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    Quote Originally Posted by gh View Post
    there's a school of thought (one to which I subscribe, if for no other reason than that's how my HS coach preached the gospel) that you put your fastest guy/guyette on leg 2 for the simple reason that they can take the baton early and hand off late and produce maximal speed for more than 100m on the straightaway.

    Remember that Germany used Armin Hary, who had earlier in the meet won the 100, on the second leg of the Rome 4x1 and set a WR (even if they crossed the line behind the U.S., which was DQed for…. yeah, you know what).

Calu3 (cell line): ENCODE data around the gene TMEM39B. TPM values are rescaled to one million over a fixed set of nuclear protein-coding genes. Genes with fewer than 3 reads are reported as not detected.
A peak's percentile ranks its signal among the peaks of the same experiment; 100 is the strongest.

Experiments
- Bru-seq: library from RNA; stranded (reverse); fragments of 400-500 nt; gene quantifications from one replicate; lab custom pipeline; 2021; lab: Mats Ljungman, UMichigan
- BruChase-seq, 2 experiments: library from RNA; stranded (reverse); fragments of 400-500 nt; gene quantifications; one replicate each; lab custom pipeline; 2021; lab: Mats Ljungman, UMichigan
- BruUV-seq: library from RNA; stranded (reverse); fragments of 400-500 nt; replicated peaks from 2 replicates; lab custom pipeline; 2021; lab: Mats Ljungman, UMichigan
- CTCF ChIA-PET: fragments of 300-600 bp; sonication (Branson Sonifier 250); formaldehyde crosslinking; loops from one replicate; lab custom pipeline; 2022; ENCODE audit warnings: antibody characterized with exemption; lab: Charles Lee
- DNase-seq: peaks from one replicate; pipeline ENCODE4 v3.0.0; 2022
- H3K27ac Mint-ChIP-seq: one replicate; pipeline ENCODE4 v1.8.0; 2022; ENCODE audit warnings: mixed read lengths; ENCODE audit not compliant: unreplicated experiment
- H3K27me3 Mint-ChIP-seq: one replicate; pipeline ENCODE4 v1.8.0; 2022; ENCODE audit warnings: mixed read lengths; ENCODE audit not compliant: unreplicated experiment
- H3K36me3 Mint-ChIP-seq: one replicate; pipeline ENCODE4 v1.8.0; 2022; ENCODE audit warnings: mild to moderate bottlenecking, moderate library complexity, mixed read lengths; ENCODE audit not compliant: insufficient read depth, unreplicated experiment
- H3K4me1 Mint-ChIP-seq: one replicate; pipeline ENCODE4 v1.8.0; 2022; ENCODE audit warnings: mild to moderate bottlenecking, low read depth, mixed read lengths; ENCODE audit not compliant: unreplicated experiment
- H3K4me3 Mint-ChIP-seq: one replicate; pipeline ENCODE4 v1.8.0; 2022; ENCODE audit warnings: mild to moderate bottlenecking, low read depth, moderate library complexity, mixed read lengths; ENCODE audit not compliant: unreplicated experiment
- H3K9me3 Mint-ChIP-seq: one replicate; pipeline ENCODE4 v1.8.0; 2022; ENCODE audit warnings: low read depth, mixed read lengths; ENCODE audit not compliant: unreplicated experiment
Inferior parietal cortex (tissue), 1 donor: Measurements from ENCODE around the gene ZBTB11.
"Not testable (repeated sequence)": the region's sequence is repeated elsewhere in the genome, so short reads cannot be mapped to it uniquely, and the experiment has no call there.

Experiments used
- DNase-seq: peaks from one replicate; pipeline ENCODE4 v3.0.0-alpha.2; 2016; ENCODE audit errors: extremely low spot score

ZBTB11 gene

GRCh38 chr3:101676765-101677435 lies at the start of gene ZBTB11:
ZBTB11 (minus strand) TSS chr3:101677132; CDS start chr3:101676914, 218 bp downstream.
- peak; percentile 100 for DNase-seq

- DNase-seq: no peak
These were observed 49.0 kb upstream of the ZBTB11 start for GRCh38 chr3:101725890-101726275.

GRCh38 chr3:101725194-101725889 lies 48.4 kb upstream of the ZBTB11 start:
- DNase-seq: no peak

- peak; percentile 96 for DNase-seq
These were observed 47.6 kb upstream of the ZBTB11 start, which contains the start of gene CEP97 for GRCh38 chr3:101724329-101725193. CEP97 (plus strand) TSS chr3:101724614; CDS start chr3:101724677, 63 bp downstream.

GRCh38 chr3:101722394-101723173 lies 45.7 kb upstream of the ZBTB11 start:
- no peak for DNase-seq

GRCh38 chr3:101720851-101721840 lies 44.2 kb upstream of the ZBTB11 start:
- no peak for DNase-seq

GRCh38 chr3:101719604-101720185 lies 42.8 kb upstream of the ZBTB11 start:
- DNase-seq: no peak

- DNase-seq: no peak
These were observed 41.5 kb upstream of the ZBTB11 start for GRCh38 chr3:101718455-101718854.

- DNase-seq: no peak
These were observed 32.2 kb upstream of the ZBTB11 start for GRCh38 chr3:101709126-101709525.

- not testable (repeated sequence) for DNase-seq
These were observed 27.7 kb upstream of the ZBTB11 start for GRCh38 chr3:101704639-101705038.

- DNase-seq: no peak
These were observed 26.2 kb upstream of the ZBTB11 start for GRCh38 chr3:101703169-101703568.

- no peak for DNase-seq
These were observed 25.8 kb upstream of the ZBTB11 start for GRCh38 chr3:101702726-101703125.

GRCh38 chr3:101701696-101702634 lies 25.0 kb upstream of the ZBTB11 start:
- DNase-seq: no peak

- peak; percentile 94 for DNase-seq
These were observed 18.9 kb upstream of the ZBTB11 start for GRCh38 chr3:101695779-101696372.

I'm into that...long second leg...thing. And Gatlin is perfect in that role, but I keep seeing Bolt running down Bailey. Yes I know without Gatlin on that...long second leg...he wouldn't have had the lead.

    As we know without Blake or Frater who does Jamaica have on their second leg that Bailey/Bracy/Bromell? can't handle? Not many countries have a 9.95ish cat there.

    Armin Hary, yep, that's right.
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    Quote Originally Posted by jazzcyclist View Post
    GH, I agree with your school of thought (2ng-leg-receive-early-pass-late) on the high school level where it's not uncommon for one runner to be a second faster than other members of the team, but for nations like Jamaica and the U.S., who can put four sub-9.9 guys on the track, I believe all three exchanges should be made as late in the zone as possible. If I were a relay coach, my inclination would be to put left-handed runners on second and anchor legs if all other things were equal.